The GRG supported my goal of attaining my master’s both financially and by granting me the flexibility in my schedule needed to complete my heavy class load. I was not aware at the time, but the Executive Committee of GRG had a new position in mind for me. In November 2016, they promoted me to the Director of Training and Development for the Gibsons Restaurant Group, only four months after I had attained my Master’s in Science of Hospitality Leadership and Operational Performance. This was not a coincidence.
What is the best part of your job?
The best part of my current position is the collaboration I can facilitate and the change I can affect throughout the GRG and with entities outside of the company. I enjoy designing training materials and programs as well as inspiring managers and employees to achieve their goals, but making employees at all levels feel comfortable enough to give input and feel like their voice is heard is what really makes the position special to me. It helps us evolve our training and development programs to truly reflect the ambitions of all of the players in the company, not just those who hold positions of power or authority. It reminds me of the projects I used to work on in the Peace Corps.
What advice do you have for students seeking to enter the hospitality industry?
Listen and ask questions. A lot of questions. Don’t be the “I know” person. No one likes the “I know” person, even if what they are saying is right. Even if you know the answer, there is no need to prove yourself right all the time. There is most likely something to learn from the person with experience, but those who think they know will never see it because they are too busy talking and not listening.
In the Peace Corps, there was an icebreaker we used to play where we chose four to five different animals that made different noises (i.e.,. cats say “meow,” dogs say “ruff,” chickens say “cock-a-doodle-do, etc.). We would take a large group of people and make them form a circle. We would then whisper in each person’s ear one of the four to five animals of which they would have to make the sound. Everybody was told to close their eyes and keep them shut. They were then instructed, at the count of three, to try to find the other members of the group making the same noise as them. It was never easy because, while they were making the noise, they couldn’t listen for others that were making the noise as well. The most successful participants were those that listened most the time and only occasionally made a sound. The moral of the story was you can’t listen effectively if all you do is talk, or if all you do while someone else is talking is think about what you are going to say next.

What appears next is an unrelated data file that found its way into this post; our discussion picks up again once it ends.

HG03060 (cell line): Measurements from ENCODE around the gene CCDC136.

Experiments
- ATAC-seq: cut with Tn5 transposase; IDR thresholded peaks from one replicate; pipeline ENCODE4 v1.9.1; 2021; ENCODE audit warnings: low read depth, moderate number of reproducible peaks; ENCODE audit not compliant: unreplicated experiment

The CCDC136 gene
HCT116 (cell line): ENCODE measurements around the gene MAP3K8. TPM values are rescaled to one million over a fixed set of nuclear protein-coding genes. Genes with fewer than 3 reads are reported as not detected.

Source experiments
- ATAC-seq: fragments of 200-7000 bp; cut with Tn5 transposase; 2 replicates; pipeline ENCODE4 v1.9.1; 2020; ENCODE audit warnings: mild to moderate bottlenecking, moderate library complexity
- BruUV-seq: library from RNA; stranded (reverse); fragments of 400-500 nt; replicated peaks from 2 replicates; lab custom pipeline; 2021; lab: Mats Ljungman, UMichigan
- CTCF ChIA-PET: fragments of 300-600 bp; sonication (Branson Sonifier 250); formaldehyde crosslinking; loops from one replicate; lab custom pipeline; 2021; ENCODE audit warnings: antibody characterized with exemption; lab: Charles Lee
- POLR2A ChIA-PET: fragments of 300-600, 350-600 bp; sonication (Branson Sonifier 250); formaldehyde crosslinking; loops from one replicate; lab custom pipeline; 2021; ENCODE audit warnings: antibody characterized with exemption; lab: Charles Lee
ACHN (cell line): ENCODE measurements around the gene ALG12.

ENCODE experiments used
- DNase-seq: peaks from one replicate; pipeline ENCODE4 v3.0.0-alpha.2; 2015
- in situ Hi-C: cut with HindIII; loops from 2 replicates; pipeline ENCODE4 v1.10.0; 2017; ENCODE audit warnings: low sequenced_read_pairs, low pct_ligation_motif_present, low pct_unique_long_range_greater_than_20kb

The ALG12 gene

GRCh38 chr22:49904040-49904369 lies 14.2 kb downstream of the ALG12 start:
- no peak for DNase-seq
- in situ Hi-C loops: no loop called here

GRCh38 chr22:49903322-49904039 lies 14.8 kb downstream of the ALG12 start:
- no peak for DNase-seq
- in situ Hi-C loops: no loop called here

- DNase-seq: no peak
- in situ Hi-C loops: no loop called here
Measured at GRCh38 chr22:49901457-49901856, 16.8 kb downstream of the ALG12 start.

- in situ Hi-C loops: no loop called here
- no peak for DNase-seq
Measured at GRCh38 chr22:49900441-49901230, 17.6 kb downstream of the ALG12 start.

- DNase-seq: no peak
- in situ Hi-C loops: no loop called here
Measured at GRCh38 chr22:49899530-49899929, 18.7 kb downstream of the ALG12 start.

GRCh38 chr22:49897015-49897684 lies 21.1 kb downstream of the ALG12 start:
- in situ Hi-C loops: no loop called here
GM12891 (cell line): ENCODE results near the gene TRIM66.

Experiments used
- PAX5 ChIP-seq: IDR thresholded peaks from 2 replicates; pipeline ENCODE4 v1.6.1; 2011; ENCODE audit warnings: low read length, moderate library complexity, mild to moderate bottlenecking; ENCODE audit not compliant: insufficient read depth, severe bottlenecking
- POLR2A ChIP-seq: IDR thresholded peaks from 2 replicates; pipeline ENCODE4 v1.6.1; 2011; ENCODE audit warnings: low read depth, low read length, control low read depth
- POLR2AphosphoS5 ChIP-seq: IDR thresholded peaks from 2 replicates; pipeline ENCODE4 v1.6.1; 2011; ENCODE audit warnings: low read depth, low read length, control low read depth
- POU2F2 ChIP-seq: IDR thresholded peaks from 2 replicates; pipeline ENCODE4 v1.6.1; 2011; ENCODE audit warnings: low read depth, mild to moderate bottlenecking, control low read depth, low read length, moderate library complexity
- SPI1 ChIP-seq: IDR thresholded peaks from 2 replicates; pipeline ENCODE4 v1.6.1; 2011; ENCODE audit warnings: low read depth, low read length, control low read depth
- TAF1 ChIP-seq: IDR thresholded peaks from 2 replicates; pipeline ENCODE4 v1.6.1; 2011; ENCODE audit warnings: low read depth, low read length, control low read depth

Why did you decide to remain involved in the School of Hospitality Leadership after graduation?
It was the goal from the start, and meeting the staff and going through the program only strengthened my resolve to become a professor in the School of Hospitality. What makes me want to be involved in more than a teaching capacity is the students I met in classes and at DePaul events. A lot of the older generation in the hospitality industry and beyond is confused by the Millennial generation, but spending time with the students in my classes made me realize there is nothing to be confused about. millennials are just as diverse as any other generation and therefore have a lot to offer every company, no matter how old or young. I want to remain engaged with that and foster that diversity to make the hospitality industry stronger than it has ever been.
What skills are high in demand in the hospitality industry right now?
Technological skills and adaptability are always in demand as they can lead to increased profitability and efficiency and enhance the guest experience. In my opinion, however, the skills the future of the industry will depend on revolve around human resources. Good managers will need to be knowledgeable in the laws and policies designed to protect their employees and meld them with the goals and practices of the company to which they are beholden. Managers will need to be able to communicate and empathize with their employees effectively to ensure the growth of their company and the hospitality industry.